Wednesday, 13 April 2011


Country Walk, Birdsong 137 x 170 oil on canvas

Birdsong is usually thought of as something beautiful and pleasing, even though it is often  a call of distress or a defence mechanism.  And how does it become 'art'? I wrote about one way of doing this in Blog 347. Something Going on Above My Head (1995-9), then in Tate Britain, brings together the sounds of two thousand birds, creating what the artist calls a ‘sculpture’. For five years, Oswaldo MaciĆ” collected bird calls from international ornithological archives and audio libraries, reworking them into a symphony, scored according to the birds’ pitches.
Heathcote’s Country Walk, Birdsong at the GV Gallery in Chiltern St is another expression of birdsong, this time by an artist who has linked it with a passion for ‘a deeper understanding of my world of landscape’. 

Birdsong is a tricky subject to paint. For many it's just a memory anyway. It's in short supply in central London, where I live, though birds do their best in the many magnificent parks, despite competition from traffic in land and sky. The water birds on the lakes and ponds are the loundest, squawking and squealing as they go about their daily business. It’s only on hot days that they fall silent and other birds get a look in.They retract their legs, settle their plump chests on the ground and angle themselves to face the sun – like sun-worshippers on  beds on Rhodes’ beaches.

Let’s begin with the artist’s own lyrical description of his early years:
 ‘I had grown up with landscape all about me. I was at home with it, with its sights...scents and sounds. I was at ease with it. Now I am on a creative path to re-explore it. I am on the beach. A flying bomb clatters over me, and as it rackets across the estuary towards London, the Spitfire trying to catch it is giving up and banking away. I am on the sea now, rowing with a friend from Whitstable to Sheppey, straining to the limit. The tide is turning strongly against us. Now I have netted a great crested newt in the pond on the hill. Taken home it will escape. I am fishing on the marshes, watching a heron landing. I see my father hurrying to the pigeon loft to take the ring off a bird that has streaked in at the end of a race...’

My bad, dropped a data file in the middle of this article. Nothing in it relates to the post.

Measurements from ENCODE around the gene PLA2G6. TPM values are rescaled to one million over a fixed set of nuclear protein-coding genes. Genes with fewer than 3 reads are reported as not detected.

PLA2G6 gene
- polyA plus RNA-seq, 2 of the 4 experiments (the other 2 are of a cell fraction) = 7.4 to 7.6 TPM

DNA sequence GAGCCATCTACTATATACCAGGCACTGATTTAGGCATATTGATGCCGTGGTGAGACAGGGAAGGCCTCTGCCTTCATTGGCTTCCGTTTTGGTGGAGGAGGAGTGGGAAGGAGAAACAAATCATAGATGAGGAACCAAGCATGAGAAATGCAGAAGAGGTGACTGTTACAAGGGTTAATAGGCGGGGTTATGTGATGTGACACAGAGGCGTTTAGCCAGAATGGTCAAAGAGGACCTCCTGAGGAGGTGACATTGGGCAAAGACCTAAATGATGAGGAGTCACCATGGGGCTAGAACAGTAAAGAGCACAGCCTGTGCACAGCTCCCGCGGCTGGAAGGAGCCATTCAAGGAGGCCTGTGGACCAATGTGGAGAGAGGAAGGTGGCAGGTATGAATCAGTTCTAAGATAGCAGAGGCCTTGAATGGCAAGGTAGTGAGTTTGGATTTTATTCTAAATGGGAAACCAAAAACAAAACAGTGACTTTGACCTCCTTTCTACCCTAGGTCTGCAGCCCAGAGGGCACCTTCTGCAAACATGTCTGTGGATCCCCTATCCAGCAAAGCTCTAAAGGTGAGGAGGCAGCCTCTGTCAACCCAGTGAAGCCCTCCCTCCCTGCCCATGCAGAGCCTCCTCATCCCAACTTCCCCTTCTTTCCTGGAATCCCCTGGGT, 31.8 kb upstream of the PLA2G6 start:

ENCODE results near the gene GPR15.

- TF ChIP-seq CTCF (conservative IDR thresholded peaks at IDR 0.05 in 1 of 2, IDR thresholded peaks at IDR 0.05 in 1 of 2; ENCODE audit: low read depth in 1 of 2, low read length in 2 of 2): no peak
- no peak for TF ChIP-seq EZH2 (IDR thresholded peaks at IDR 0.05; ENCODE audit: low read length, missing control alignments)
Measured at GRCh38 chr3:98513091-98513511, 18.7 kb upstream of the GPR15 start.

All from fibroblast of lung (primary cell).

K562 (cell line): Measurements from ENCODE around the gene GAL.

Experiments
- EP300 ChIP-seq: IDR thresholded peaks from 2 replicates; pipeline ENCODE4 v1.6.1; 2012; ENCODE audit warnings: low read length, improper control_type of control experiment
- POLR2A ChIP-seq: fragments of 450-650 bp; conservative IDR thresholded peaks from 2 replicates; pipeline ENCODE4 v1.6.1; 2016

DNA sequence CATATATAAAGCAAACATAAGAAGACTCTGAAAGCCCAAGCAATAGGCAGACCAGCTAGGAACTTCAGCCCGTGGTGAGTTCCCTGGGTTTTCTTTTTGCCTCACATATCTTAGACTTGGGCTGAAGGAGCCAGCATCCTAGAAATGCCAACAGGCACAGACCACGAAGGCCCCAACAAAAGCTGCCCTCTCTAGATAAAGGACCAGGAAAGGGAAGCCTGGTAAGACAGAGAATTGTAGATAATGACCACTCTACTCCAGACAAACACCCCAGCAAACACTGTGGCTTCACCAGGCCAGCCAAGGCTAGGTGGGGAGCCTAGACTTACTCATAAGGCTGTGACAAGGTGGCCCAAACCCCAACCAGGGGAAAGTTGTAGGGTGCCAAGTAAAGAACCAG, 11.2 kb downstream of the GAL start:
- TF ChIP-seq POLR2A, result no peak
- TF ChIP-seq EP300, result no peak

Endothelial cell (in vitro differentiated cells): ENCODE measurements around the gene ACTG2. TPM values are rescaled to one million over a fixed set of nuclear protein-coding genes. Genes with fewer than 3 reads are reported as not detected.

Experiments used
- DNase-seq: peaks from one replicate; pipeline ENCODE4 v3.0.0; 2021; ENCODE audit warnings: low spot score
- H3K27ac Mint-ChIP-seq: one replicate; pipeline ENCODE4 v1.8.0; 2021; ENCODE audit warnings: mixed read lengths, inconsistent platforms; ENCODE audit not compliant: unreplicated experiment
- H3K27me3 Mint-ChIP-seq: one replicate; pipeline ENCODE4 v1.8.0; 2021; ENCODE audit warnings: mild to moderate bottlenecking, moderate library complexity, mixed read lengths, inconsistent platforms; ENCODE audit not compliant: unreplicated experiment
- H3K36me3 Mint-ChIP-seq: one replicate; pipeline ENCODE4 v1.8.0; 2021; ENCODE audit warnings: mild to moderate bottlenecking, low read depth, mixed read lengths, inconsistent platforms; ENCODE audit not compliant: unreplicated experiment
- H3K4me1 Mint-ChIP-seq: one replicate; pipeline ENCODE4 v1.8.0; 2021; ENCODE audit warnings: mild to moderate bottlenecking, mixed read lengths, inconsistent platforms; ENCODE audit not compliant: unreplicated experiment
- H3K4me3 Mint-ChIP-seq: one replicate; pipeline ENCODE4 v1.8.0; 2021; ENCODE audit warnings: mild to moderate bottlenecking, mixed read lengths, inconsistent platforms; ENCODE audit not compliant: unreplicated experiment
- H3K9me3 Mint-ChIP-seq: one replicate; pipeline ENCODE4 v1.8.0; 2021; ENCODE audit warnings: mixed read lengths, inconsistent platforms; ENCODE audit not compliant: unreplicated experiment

But when I do pay attention to birdsong I'm at the bottom of an ocean of air which is filled with darting creatures above my head making random (to me, not to them) musical notes. How can you possibly paint that?  Heathcote uses strong vibrant colours and lucid patterns which run or meander downwards against a breath-taking blue. Some of the strokes are strong, some fragile. Mingling, clashing, tumbling, they remind us that birdsong is a beautiful gift outside our control, reaching us unbidden, when and where it likes. His landscape drawings breathe an air of contemplative calm,
woman in a long dress, 43x19x20, edition of 10

David Heathcote has produced a great range of work: media, form, style, ambition and reach. He taught art in Rhodesia and Nigeria, then turned to sculpture – “almost by chance”, he says – when he returned to his home country. This bronze, Woman in a Long Dress  is still and calm,  her long arms strong, capacious, confident.  Elegant and lithe, she has substantial presence, firmly grounded and with a profound inwardness.  


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